Chemistry Professor David Bowers Earns Outstanding Teaching Award
Chemistry Professor David Bowers truly believes in his students and wants to see them succeed, whether it be the nervous freshman in his First-Year Experience course or the junior pre-medicine major in his General Chemistry II course.
It is his passion for student success and willingness to do what it takes to help his students that led him to win one of the 2019 Outstanding Teaching Awards.
The Outstanding Teaching Award honors three full-time, non-tenure track and part-time faculty members every year for being highly motivated, dedicated and successful educators. The Outstanding Teaching Award is sponsored by the University Teaching Council, but in order to win the award professors must first be nominated by students or alumni.
“The fact that I was nominated by several students, that’s what really mattered. It wasn’t as important if I won or not.”
According to Bowers, the best part of being recognized through this award is that his students took the time to nominate him, although he said that winning was certainly the icing on the cake.
“The most important thing is that I care about their success, and I show that to them. When they see that, it goes a long way,” Bowers said in recognition of the award.
Bowers has been teaching chemistry at Kent State for seven years and currently teaches General Chemistry I and II, a First-Year Experience section and Chemistry in Our World, an online course.
Bowers’ students appreciate his ability to go above and beyond in the classroom. In order to achieve the Outstanding Teaching Award, students must nominate faculty before a committee reviews the nominees and selects winners.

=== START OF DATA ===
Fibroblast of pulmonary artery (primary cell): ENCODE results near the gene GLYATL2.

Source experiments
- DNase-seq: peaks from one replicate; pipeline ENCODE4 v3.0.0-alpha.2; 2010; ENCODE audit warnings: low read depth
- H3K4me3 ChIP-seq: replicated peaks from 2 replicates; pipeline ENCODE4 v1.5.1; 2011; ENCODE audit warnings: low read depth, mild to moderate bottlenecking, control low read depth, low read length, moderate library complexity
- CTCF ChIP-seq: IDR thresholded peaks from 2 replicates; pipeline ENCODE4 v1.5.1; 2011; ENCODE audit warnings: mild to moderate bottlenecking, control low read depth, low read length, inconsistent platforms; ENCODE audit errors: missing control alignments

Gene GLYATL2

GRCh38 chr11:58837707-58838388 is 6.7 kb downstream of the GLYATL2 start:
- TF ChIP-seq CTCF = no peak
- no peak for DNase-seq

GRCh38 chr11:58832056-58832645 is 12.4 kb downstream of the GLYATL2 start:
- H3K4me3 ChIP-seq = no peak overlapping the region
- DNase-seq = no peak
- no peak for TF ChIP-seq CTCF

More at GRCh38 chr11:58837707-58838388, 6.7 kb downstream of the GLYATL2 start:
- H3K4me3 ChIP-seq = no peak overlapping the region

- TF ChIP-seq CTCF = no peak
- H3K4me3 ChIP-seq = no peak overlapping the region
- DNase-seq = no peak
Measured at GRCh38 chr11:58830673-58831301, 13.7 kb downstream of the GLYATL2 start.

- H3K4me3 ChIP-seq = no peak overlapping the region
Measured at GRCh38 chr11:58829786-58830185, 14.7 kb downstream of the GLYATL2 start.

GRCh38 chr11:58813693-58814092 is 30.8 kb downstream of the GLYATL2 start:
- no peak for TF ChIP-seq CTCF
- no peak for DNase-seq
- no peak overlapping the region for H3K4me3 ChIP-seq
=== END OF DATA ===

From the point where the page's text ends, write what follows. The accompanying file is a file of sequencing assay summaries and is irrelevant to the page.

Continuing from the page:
Casey Edwards, ‘19, biology alumna, said she owes much of her college success to Bowers.
“It is quite obvious that Dr. Bowers is passionate about the material. He always came to class extremely animated and would become visibly excited when we demonstrated our understanding of the subject,” Edwards said. “He found new and innovative ways to share the content so that no class was ever the same. His enthusiasm ensures that no student finds his chemistry classes boring and even inspires them to observe and ask questions about chemistry we encounter in our everyday lives.”
In Edwards’ nomination of Bowers, she also mentioned that he always encouraged students to attend office hours with any questions they may have on the material.
“Dr. Bowers was also one of the very few professors that I had during my time at Kent State that I felt comfortable enough to attend his office hours. There were often large crowds at his office hours but Dr. Bowers always made a point to ensure everyone was helped before leaving,” Edwards said.
Bowers credited his desire to teach much to those who educated him, both in his undergraduate studies at Gannon University and his experience in graduate school at the University of Akron.
“I remember being a junior and senior in undergrad. I watched my instructors. And they really did love their job, and it was obvious,” Bowers said.
It was professors like these who inspired Bowers to teach and continue to inspire him to be the best educator he can be for students.
Bowers went on to say that he believes teaching is one of the most rewarding careers. He said some of the most fulfilling things have been watching students who didn’t think they could even pass the class succeed past their hopes, and also seeing students who were not interested in a science degree change their major after taking his courses.
“There are experiences in your teaching career that humble you, this was definitely the most humbling experience I’ve had,” Bowers said.
Bowers was celebrated at the University Teaching Council’s Celebrating College Teaching conference luncheon and awards ceremony on Oct. 25, 2019. For more information on the Outstanding Teaching Award, visit www.kent.edu/utc/ota-recipients.
Photo names: From left to right: Yaorong Zheng, Sanjaya Abeysirigunawardena, Ruth Leslie, David Bowers, Melissa Dyer, Chris Fenk, Mike Tubergen.